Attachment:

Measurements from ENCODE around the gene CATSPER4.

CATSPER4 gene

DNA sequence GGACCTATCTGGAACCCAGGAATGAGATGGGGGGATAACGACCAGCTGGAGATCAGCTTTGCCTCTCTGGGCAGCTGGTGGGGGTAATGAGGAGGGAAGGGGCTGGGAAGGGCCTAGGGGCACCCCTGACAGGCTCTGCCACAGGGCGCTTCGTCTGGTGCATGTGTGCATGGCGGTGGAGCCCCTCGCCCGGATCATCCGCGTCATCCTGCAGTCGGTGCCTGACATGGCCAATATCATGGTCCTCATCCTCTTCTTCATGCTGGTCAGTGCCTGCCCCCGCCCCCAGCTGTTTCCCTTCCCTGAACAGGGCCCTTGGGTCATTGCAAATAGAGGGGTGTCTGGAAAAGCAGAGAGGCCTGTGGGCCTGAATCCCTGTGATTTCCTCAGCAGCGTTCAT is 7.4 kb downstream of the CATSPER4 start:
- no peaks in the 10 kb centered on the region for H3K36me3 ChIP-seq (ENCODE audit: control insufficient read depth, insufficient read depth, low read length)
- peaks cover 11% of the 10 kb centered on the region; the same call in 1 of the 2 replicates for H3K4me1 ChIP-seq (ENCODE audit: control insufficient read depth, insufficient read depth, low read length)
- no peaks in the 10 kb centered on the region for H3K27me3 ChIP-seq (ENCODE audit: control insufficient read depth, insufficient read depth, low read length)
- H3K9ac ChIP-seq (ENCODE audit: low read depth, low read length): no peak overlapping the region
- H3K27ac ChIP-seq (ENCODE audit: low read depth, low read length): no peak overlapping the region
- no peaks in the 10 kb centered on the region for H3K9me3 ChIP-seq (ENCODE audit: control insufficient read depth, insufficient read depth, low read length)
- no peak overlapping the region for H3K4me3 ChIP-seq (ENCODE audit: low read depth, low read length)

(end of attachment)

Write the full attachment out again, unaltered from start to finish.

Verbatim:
Measurements from ENCODE around the gene CATSPER4.

CATSPER4 gene

DNA sequence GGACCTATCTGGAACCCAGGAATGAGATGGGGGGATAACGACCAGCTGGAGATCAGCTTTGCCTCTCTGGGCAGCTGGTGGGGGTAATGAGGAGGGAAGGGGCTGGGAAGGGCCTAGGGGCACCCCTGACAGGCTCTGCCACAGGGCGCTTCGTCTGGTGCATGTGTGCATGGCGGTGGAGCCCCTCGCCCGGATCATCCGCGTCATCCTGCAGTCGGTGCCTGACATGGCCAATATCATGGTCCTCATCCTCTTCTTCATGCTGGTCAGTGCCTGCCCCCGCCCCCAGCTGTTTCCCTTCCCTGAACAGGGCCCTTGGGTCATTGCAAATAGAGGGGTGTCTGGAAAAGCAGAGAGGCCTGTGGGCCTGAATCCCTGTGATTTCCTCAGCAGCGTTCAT is 7.4 kb downstream of the CATSPER4 start:
- no peaks in the 10 kb centered on the region for H3K36me3 ChIP-seq (ENCODE audit: control insufficient read depth, insufficient read depth, low read length)
- peaks cover 11% of the 10 kb centered on the region; the same call in 1 of the 2 replicates for H3K4me1 ChIP-seq (ENCODE audit: control insufficient read depth, insufficient read depth, low read length)
- no peaks in the 10 kb centered on the region for H3K27me3 ChIP-seq (ENCODE audit: control insufficient read depth, insufficient read depth, low read length)
- H3K9ac ChIP-seq (ENCODE audit: low read depth, low read length): no peak overlapping the region
- H3K27ac ChIP-seq (ENCODE audit: low read depth, low read length): no peak overlapping the region
- no peaks in the 10 kb centered on the region for H3K9me3 ChIP-seq (ENCODE audit: control insufficient read depth, insufficient read depth, low read length)
- no peak overlapping the region for H3K4me3 ChIP-seq (ENCODE audit: low read depth, low read length)